Laird of Makgregour's Declaration,"
(Producit the time of conviction).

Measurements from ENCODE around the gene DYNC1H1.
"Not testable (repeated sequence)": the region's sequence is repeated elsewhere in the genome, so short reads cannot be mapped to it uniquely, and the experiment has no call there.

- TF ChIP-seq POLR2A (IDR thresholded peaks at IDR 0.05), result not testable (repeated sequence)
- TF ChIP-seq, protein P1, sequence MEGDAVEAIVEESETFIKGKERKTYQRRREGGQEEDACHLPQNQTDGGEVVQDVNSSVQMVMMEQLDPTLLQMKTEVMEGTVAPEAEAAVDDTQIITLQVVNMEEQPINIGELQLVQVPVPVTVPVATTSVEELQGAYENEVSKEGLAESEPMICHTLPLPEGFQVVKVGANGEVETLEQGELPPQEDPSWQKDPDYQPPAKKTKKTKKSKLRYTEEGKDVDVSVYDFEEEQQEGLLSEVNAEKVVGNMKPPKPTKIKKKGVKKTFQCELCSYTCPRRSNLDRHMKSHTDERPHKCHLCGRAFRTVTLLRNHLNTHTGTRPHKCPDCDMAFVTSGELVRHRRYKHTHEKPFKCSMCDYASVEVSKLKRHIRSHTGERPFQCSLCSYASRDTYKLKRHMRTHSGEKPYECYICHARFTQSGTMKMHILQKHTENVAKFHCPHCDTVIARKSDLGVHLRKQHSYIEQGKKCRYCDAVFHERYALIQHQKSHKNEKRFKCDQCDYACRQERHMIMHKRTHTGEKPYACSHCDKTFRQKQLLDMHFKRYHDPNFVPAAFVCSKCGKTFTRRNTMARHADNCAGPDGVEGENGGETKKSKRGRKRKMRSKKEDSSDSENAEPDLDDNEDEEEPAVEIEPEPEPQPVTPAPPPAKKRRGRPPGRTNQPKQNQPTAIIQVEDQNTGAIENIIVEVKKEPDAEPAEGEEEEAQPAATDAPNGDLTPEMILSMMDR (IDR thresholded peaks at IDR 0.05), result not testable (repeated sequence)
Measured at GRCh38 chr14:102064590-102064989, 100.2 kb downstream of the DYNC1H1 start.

"I Allaster M'Gregour of Glenstrae, confesse heir, before God, that I have been persuadit, movit, and intysit, as I am now presentlie accusit and troublit for : olse, gif I had usit counsall or command of the man that has intysit me, I wad have done and committit sundrie heich Murthouris mair; ffor trewlie, sen I was first his Majesteis man, I culd never be at ane eise, by my Lord of Argyll's falshete and inven-tiones ; for he causit M'Claine and Clanchamrowne commett herschip and slauchter in my roum of Rennoche, the quhilk causit my pure men therefter to bege and steill; also therefter, he moweit my brother and some of my freindis to commit baith herschip and slauchter upon the Laird of Luss : Alsua, he persuadit myselfe, with message, to weir aganis the Laird of Boquhanene, quhilk I did refuise, for the quhilk I was contenowalie bostit that he sould be my unfreind; and quhen I did refuise his desire on that point, then he intysit me with uther messengeris, as be the Laird of M'Knachtane and utheris of my freindis, to weir and truble the Laird of Luss, quhilk I behuffit to do for his fals boutgaittis. Then, quhen he saw I was at ane strait, he cawsit me trow he was my guid friend ; but I did persave he was slaw therin. Then I made my moyan to pleis his Majestie and Lords of Counsall, baith of service and obedience, to puneische faultouris and to saif innosent men; and quhen Argyll was made foresein thereof, he intysit me to stay and start fra they conditiouns, causing me to understand that I was dissavit, bot with fair wordis; to put me in ane snair, that he mychtgett thelandis of Kintyre in feyell fra his Majestie, begane to put at me and my kin, the quhilk Argyll inventit maist schamfullie, and persuadit the Laird of Ardkinlaiss to dissave me, quha was the man I did maist trest into; but God did relief me in the mean tyme to libertie maist narrowlie. Nevertheless, Argyll maid the open brutt, that Ardkinlaiss did all that falsheid by his knowledge, quhilk he did intyse me with oft and sundrie messages, that he wald mak my peace and saif my lyfe and landis, only to puneiss certane faultouris of my kin, and my innosent freindis to renounce thair sir-name, and to leif peaseablie. Upone the quhilk conditiounis he was sworne be ane ayth to his freindis, and they sworne to me, and als Ihaifhis warrand and handwrytt thereupone. The quhilk promeis, gif they be honestlie keepit, I let God be Judge ! And at oure meeting, in our awin chalmer, he was sworne to be in witness of his awin friend. Attour, I confess before God, that he did all his craftie diligence to intyse me to slay and destroy the Laird of Ardinkaipull, Mackally, for ony ganes, kyndness, or friendship that mycht he do or gif me ; the quhilk I did refuis, in respect of my faithfull promeis made to Mackallay of before. Also, he did all the diligence he culd to move me to slay the Laird of Ardkinglaiss in lyk manner; but I never grantit thereto, thro the quhilk he did envy me gretumly. And t now, seing God and man seis it is greediness of wardlie gier quhilk causis him to putt at me and my kin, and not the weill of the realme, nor to pacifie the saymn, nor to his Majestie's honour, bot to putt down innosent men, to cause pure bairnes and infanttes beg, and pure wemen to perisch for hunger, quhen they are heriet of their geir, the quhilk I pray God that thair faultis lycht not upon his Majestie heirefter, nor upone his successione. Quherfor I wald beseek God that his Majestie knew the verity, that at this hour I wald be content to tak banishment, with all my kin that was at the Laird of Lussis slauchter, and all utheris of thame that ony fault can be laid to their charge. And his Majestie, of his mercie, to let pure innosent men and young baiinies pass to libertie, and learn to leif as innosent men : The quhilk I wald fulfill bot ony kynd of faill, quhilk wald be mair to the will of God and his Majestie's honour nor the greidie crewall form that is devysit, only for love of geir, having nather respect to God nor honesty."